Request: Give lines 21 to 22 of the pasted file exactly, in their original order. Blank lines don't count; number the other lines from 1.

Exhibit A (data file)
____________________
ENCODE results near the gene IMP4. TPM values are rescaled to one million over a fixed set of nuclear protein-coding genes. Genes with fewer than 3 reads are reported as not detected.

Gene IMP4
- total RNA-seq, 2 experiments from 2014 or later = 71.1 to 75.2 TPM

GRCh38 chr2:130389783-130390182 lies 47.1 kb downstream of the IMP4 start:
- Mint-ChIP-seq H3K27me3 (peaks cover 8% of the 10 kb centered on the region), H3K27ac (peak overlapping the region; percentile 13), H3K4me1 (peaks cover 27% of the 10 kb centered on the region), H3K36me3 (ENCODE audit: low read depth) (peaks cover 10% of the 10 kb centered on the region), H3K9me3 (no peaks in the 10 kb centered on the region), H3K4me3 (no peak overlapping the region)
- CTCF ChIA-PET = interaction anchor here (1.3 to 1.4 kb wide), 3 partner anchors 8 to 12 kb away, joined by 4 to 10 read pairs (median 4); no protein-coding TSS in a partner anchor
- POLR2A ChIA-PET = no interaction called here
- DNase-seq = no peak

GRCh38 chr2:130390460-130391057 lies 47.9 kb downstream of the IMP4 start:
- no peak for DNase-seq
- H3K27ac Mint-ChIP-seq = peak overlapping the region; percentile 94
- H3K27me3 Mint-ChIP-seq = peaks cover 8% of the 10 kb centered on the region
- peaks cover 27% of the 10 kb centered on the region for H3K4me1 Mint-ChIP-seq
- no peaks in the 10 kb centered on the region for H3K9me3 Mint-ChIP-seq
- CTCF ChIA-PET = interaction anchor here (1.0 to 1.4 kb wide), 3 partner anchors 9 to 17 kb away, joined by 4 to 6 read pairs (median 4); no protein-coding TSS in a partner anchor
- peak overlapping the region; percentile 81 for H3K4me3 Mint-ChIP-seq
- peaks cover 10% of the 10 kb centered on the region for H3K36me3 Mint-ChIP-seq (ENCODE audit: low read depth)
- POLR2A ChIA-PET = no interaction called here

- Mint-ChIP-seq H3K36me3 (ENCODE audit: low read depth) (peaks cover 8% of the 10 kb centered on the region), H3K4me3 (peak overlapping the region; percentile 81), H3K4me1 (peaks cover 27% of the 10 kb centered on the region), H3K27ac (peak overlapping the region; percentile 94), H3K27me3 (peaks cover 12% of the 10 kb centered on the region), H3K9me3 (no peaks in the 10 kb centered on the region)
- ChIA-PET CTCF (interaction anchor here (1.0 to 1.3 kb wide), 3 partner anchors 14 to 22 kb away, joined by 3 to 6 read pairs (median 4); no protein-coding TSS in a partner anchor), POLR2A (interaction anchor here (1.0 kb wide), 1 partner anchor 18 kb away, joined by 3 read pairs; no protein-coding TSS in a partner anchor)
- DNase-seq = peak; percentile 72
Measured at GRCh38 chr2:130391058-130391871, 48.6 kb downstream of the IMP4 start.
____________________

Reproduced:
- DNase-seq = peak; percentile 72
Measured at GRCh38 chr2:130391058-130391871, 48.6 kb downstream of the IMP4 start.